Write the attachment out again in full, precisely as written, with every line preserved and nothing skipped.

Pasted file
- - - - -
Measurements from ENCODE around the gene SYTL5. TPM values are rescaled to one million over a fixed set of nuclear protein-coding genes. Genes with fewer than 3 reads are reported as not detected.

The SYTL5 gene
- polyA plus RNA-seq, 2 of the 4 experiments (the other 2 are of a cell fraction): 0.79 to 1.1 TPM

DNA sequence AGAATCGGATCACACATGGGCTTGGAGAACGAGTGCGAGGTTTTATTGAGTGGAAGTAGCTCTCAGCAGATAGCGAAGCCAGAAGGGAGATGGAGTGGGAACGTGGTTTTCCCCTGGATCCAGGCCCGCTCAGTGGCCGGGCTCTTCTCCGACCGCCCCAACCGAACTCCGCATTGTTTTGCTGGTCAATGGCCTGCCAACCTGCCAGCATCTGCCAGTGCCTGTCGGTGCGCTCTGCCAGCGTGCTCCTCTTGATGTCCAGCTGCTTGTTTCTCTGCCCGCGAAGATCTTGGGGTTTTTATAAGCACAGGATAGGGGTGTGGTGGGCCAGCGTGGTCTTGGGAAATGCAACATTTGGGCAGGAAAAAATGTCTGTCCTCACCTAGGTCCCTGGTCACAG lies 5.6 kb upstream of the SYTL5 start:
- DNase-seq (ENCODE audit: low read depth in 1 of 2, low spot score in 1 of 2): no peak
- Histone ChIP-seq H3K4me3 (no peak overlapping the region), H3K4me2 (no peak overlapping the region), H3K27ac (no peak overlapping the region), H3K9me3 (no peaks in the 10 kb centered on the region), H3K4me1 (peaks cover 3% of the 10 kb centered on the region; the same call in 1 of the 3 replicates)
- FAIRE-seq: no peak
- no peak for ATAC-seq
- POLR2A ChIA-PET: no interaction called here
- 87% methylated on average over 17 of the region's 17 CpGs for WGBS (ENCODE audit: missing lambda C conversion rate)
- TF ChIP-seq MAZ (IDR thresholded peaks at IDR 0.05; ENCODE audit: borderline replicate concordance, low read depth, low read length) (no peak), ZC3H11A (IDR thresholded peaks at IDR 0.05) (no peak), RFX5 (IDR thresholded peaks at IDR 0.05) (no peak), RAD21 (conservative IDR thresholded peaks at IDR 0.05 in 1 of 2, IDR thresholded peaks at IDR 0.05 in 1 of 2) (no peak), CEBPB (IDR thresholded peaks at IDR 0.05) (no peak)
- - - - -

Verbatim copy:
Measurements from ENCODE around the gene SYTL5. TPM values are rescaled to one million over a fixed set of nuclear protein-coding genes. Genes with fewer than 3 reads are reported as not detected.

The SYTL5 gene
- polyA plus RNA-seq, 2 of the 4 experiments (the other 2 are of a cell fraction): 0.79 to 1.1 TPM

DNA sequence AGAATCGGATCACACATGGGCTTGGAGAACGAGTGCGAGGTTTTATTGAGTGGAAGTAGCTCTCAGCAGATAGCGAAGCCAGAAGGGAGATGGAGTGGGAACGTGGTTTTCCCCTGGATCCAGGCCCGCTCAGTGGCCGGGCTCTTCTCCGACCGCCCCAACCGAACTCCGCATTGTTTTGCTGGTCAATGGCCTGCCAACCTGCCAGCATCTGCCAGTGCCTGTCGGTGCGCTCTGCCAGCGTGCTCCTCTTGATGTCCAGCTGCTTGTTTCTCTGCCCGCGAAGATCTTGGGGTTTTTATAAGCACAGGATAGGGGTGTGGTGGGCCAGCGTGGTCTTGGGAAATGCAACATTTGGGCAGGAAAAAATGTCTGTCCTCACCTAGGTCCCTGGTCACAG lies 5.6 kb upstream of the SYTL5 start:
- DNase-seq (ENCODE audit: low read depth in 1 of 2, low spot score in 1 of 2): no peak
- Histone ChIP-seq H3K4me3 (no peak overlapping the region), H3K4me2 (no peak overlapping the region), H3K27ac (no peak overlapping the region), H3K9me3 (no peaks in the 10 kb centered on the region), H3K4me1 (peaks cover 3% of the 10 kb centered on the region; the same call in 1 of the 3 replicates)
- FAIRE-seq: no peak
- no peak for ATAC-seq
- POLR2A ChIA-PET: no interaction called here
- 87% methylated on average over 17 of the region's 17 CpGs for WGBS (ENCODE audit: missing lambda C conversion rate)
- TF ChIP-seq MAZ (IDR thresholded peaks at IDR 0.05; ENCODE audit: borderline replicate concordance, low read depth, low read length) (no peak), ZC3H11A (IDR thresholded peaks at IDR 0.05) (no peak), RFX5 (IDR thresholded peaks at IDR 0.05) (no peak), RAD21 (conservative IDR thresholded peaks at IDR 0.05 in 1 of 2, IDR thresholded peaks at IDR 0.05 in 1 of 2) (no peak), CEBPB (IDR thresholded peaks at IDR 0.05) (no peak)